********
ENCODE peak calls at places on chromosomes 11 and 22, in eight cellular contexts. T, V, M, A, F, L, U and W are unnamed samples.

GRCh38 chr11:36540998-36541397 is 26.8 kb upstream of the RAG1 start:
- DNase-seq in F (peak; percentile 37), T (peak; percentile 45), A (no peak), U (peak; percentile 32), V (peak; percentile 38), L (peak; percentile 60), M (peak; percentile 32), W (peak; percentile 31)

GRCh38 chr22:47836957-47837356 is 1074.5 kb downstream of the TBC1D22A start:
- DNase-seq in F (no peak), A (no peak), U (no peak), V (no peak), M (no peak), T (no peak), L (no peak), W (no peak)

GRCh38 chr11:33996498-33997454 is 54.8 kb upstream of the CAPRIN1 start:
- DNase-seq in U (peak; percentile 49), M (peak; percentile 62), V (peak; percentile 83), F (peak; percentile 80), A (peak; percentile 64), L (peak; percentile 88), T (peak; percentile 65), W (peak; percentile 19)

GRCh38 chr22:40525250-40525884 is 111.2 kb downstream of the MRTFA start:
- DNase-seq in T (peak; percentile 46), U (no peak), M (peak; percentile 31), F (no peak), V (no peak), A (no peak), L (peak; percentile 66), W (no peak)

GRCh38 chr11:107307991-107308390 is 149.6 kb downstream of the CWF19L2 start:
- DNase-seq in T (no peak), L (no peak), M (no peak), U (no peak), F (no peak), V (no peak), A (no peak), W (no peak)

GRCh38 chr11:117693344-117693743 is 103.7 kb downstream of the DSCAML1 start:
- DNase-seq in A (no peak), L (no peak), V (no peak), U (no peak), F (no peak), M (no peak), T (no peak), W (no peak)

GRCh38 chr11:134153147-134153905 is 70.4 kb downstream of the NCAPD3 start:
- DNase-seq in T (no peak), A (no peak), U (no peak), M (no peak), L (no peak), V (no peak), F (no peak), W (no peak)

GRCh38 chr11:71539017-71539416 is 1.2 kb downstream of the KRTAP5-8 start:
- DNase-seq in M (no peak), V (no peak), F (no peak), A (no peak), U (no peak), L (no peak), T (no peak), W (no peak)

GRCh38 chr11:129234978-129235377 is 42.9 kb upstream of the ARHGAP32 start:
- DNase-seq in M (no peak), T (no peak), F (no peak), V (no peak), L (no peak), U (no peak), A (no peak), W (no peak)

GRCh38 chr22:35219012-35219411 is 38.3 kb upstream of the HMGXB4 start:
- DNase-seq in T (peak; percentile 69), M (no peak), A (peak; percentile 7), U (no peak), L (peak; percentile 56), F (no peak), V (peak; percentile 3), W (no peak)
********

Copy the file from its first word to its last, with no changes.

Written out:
ENCODE peak calls at places on chromosomes 11 and 22, in eight cellular contexts. T, V, M, A, F, L, U and W are unnamed samples.

GRCh38 chr11:36540998-36541397 is 26.8 kb upstream of the RAG1 start:
- DNase-seq in F (peak; percentile 37), T (peak; percentile 45), A (no peak), U (peak; percentile 32), V (peak; percentile 38), L (peak; percentile 60), M (peak; percentile 32), W (peak; percentile 31)

GRCh38 chr22:47836957-47837356 is 1074.5 kb downstream of the TBC1D22A start:
- DNase-seq in F (no peak), A (no peak), U (no peak), V (no peak), M (no peak), T (no peak), L (no peak), W (no peak)

GRCh38 chr11:33996498-33997454 is 54.8 kb upstream of the CAPRIN1 start:
- DNase-seq in U (peak; percentile 49), M (peak; percentile 62), V (peak; percentile 83), F (peak; percentile 80), A (peak; percentile 64), L (peak; percentile 88), T (peak; percentile 65), W (peak; percentile 19)

GRCh38 chr22:40525250-40525884 is 111.2 kb downstream of the MRTFA start:
- DNase-seq in T (peak; percentile 46), U (no peak), M (peak; percentile 31), F (no peak), V (no peak), A (no peak), L (peak; percentile 66), W (no peak)

GRCh38 chr11:107307991-107308390 is 149.6 kb downstream of the CWF19L2 start:
- DNase-seq in T (no peak), L (no peak), M (no peak), U (no peak), F (no peak), V (no peak), A (no peak), W (no peak)

GRCh38 chr11:117693344-117693743 is 103.7 kb downstream of the DSCAML1 start:
- DNase-seq in A (no peak), L (no peak), V (no peak), U (no peak), F (no peak), M (no peak), T (no peak), W (no peak)

GRCh38 chr11:134153147-134153905 is 70.4 kb downstream of the NCAPD3 start:
- DNase-seq in T (no peak), A (no peak), U (no peak), M (no peak), L (no peak), V (no peak), F (no peak), W (no peak)

GRCh38 chr11:71539017-71539416 is 1.2 kb downstream of the KRTAP5-8 start:
- DNase-seq in M (no peak), V (no peak), F (no peak), A (no peak), U (no peak), L (no peak), T (no peak), W (no peak)

GRCh38 chr11:129234978-129235377 is 42.9 kb upstream of the ARHGAP32 start:
- DNase-seq in M (no peak), T (no peak), F (no peak), V (no peak), L (no peak), U (no peak), A (no peak), W (no peak)

GRCh38 chr22:35219012-35219411 is 38.3 kb upstream of the HMGXB4 start:
- DNase-seq in T (peak; percentile 69), M (no peak), A (peak; percentile 7), U (no peak), L (peak; percentile 56), F (no peak), V (peak; percentile 3), W (no peak)